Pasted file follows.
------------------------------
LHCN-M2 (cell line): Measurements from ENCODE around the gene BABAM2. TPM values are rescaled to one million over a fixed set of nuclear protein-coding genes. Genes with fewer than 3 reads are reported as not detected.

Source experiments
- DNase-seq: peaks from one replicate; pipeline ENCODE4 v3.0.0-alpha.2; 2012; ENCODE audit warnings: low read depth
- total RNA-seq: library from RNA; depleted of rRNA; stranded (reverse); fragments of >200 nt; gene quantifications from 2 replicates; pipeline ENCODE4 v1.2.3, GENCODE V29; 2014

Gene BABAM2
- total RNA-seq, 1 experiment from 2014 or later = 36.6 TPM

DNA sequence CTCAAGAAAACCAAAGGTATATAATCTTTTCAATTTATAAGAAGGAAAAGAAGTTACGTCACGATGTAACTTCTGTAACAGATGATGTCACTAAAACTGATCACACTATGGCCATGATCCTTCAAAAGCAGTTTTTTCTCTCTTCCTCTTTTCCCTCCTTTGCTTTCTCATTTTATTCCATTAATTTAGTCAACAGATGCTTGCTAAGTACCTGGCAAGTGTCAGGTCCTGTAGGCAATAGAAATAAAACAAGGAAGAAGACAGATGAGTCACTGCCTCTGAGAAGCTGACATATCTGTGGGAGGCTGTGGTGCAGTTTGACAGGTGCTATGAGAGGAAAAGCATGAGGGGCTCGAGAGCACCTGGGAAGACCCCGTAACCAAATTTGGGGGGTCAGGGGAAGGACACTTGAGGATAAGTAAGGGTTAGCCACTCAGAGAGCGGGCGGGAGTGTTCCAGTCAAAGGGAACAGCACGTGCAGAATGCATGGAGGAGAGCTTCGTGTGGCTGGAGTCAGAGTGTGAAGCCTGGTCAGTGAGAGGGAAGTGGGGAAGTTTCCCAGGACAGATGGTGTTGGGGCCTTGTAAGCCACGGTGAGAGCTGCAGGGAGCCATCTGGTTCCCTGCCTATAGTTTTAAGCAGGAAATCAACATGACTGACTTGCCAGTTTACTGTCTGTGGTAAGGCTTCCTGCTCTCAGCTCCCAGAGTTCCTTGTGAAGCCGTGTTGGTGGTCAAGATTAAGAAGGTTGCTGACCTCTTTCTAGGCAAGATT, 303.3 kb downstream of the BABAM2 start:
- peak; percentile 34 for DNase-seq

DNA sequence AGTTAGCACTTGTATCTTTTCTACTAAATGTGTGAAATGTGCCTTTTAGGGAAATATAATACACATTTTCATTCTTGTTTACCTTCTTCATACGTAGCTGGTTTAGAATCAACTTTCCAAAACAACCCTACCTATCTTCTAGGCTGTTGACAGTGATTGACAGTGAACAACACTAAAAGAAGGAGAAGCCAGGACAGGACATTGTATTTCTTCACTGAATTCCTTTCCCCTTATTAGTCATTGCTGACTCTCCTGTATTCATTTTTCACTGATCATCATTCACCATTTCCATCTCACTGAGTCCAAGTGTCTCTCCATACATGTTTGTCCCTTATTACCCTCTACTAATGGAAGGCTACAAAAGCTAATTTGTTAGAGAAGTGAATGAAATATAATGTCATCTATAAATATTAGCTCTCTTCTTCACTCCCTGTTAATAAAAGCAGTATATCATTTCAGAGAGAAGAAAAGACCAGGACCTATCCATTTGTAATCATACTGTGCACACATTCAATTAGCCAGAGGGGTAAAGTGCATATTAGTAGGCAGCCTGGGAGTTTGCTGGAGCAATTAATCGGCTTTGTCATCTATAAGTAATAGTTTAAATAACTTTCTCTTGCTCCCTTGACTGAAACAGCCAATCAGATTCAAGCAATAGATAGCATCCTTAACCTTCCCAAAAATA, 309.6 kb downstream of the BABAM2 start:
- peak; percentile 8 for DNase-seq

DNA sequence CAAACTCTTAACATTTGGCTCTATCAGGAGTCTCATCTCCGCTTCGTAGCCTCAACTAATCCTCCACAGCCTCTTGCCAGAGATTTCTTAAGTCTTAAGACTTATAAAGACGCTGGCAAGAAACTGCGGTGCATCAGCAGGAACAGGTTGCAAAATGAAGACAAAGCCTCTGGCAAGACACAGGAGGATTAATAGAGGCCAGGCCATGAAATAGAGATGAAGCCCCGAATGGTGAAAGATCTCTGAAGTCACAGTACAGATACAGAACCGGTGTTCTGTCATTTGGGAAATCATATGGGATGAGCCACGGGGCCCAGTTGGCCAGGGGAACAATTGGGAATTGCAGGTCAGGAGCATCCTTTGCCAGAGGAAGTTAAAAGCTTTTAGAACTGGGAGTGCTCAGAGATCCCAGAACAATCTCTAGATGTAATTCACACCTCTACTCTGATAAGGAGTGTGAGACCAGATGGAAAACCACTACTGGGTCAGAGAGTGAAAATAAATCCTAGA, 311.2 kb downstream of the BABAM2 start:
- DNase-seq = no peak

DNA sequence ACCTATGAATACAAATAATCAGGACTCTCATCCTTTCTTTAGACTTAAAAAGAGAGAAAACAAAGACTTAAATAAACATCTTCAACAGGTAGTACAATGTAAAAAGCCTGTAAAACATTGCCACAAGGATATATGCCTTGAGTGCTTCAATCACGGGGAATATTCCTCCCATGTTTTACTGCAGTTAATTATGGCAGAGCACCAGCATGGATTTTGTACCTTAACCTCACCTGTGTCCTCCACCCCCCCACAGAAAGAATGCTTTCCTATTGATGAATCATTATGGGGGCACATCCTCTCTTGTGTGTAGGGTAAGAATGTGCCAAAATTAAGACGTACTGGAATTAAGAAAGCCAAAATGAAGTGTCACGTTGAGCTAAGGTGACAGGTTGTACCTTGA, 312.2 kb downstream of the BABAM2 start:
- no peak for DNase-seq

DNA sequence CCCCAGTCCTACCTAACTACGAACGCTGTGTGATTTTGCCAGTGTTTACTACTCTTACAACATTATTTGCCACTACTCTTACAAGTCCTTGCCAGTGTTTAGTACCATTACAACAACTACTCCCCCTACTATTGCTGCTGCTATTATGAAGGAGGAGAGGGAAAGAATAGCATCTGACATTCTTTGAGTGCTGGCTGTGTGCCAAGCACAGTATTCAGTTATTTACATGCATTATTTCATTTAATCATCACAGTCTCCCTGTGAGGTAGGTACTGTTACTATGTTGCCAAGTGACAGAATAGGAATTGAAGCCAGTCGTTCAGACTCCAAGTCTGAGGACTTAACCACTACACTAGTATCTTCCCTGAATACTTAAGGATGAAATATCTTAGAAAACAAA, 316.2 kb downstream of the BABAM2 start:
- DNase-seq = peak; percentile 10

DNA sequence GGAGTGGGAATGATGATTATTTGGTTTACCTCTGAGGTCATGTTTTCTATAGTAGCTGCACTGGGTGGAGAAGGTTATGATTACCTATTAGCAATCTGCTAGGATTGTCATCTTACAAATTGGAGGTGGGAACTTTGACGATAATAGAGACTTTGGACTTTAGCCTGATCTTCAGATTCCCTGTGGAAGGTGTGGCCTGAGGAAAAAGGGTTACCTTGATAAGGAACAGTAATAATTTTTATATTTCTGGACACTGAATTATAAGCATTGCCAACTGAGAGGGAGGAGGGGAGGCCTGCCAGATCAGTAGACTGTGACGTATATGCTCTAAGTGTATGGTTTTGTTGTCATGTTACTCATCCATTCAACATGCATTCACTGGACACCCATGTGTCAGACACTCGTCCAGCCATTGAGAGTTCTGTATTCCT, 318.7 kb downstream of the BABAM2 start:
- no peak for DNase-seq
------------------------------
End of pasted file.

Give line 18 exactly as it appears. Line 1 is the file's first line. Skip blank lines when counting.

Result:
- no peak for DNase-seq